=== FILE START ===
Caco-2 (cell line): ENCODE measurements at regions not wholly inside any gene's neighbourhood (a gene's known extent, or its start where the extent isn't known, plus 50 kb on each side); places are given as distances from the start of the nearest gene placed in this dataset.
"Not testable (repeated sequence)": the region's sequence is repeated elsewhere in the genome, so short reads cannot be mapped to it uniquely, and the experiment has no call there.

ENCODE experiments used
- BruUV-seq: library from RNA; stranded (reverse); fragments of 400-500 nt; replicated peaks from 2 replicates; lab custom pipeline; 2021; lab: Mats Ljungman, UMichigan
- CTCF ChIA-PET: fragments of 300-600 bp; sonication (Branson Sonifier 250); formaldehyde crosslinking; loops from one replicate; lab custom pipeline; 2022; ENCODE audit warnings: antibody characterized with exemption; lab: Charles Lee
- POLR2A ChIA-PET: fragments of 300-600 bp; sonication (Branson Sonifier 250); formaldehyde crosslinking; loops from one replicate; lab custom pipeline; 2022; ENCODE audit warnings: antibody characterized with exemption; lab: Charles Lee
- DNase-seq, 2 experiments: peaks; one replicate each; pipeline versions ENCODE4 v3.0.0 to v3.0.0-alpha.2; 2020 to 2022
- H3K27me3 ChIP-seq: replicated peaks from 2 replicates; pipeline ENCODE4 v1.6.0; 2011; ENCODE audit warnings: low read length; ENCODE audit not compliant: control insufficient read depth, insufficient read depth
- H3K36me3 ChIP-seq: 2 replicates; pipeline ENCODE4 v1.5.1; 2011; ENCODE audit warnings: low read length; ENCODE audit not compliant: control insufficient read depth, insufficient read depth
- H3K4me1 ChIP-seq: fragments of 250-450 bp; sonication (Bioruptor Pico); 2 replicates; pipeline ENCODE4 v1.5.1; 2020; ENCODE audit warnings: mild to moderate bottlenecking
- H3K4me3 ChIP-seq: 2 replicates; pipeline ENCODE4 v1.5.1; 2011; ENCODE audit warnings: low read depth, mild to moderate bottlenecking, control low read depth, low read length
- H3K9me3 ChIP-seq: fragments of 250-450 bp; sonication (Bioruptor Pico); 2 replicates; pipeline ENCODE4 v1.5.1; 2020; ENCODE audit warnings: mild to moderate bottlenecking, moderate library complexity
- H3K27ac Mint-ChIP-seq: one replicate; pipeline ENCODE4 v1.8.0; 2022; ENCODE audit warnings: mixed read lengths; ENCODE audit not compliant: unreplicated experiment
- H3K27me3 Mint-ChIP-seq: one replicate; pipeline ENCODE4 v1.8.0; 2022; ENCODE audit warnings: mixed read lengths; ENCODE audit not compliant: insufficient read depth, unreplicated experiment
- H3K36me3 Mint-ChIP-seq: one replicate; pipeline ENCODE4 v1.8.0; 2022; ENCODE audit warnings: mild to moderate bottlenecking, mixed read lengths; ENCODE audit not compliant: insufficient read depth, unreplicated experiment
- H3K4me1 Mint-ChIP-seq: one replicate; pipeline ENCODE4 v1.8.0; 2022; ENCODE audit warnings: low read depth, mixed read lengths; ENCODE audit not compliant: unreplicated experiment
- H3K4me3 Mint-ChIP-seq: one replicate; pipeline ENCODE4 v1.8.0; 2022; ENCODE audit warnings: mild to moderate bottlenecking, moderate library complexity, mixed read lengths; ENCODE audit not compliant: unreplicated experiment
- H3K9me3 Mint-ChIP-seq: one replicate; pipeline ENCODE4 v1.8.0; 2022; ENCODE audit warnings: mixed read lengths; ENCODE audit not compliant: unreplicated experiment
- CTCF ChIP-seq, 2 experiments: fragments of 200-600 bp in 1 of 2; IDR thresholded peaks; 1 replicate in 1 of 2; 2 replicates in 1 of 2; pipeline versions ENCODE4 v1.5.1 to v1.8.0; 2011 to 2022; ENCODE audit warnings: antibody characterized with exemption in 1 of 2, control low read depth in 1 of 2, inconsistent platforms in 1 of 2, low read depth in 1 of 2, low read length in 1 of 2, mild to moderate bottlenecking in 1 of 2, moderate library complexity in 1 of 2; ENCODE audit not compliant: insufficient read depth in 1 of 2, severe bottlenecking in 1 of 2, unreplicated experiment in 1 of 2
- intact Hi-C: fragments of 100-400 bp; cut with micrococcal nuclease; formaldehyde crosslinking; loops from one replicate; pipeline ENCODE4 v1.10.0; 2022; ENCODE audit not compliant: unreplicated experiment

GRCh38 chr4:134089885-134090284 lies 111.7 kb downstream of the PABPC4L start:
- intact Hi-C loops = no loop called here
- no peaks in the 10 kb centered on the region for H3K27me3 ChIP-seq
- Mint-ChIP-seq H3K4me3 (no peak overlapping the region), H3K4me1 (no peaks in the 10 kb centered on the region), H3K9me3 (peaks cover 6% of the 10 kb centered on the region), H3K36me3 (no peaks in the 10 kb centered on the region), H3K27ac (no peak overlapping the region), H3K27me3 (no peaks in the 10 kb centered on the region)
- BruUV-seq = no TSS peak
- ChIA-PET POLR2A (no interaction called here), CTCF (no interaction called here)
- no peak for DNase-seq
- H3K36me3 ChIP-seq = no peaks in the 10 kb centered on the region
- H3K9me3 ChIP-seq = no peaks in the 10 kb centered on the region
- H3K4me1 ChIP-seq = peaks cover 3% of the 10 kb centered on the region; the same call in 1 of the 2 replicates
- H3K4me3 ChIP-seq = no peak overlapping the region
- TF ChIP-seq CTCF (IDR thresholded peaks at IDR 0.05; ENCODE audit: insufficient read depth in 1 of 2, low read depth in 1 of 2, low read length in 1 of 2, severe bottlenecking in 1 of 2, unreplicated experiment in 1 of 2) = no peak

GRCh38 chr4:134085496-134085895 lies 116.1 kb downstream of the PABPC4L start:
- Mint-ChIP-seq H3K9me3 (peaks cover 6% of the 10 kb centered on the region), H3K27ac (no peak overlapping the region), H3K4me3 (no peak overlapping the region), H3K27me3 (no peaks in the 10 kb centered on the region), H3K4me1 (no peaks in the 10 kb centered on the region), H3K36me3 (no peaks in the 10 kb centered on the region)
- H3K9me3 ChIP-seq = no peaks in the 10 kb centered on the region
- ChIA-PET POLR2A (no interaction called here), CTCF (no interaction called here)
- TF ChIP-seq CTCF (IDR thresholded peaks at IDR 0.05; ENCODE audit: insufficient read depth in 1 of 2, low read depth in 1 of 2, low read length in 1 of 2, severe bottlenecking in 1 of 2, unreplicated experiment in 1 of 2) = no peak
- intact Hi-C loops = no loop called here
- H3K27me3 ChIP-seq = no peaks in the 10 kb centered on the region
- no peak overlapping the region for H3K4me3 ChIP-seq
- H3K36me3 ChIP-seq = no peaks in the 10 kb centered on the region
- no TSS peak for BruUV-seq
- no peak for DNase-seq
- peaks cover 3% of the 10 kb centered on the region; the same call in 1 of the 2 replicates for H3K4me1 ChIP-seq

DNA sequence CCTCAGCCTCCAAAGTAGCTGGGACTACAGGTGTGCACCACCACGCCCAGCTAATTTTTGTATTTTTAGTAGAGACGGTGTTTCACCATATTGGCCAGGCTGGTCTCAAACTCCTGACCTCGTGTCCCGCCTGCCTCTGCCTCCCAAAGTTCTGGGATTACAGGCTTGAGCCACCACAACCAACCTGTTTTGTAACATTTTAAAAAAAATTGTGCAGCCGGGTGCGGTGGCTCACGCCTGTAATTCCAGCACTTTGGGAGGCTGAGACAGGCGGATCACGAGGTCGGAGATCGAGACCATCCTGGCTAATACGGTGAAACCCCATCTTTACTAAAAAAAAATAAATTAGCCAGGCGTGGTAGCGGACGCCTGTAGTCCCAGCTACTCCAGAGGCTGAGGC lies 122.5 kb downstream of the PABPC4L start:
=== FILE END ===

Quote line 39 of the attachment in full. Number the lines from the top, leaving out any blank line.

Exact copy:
- H3K27me3 ChIP-seq = no peaks in the 10 kb centered on the region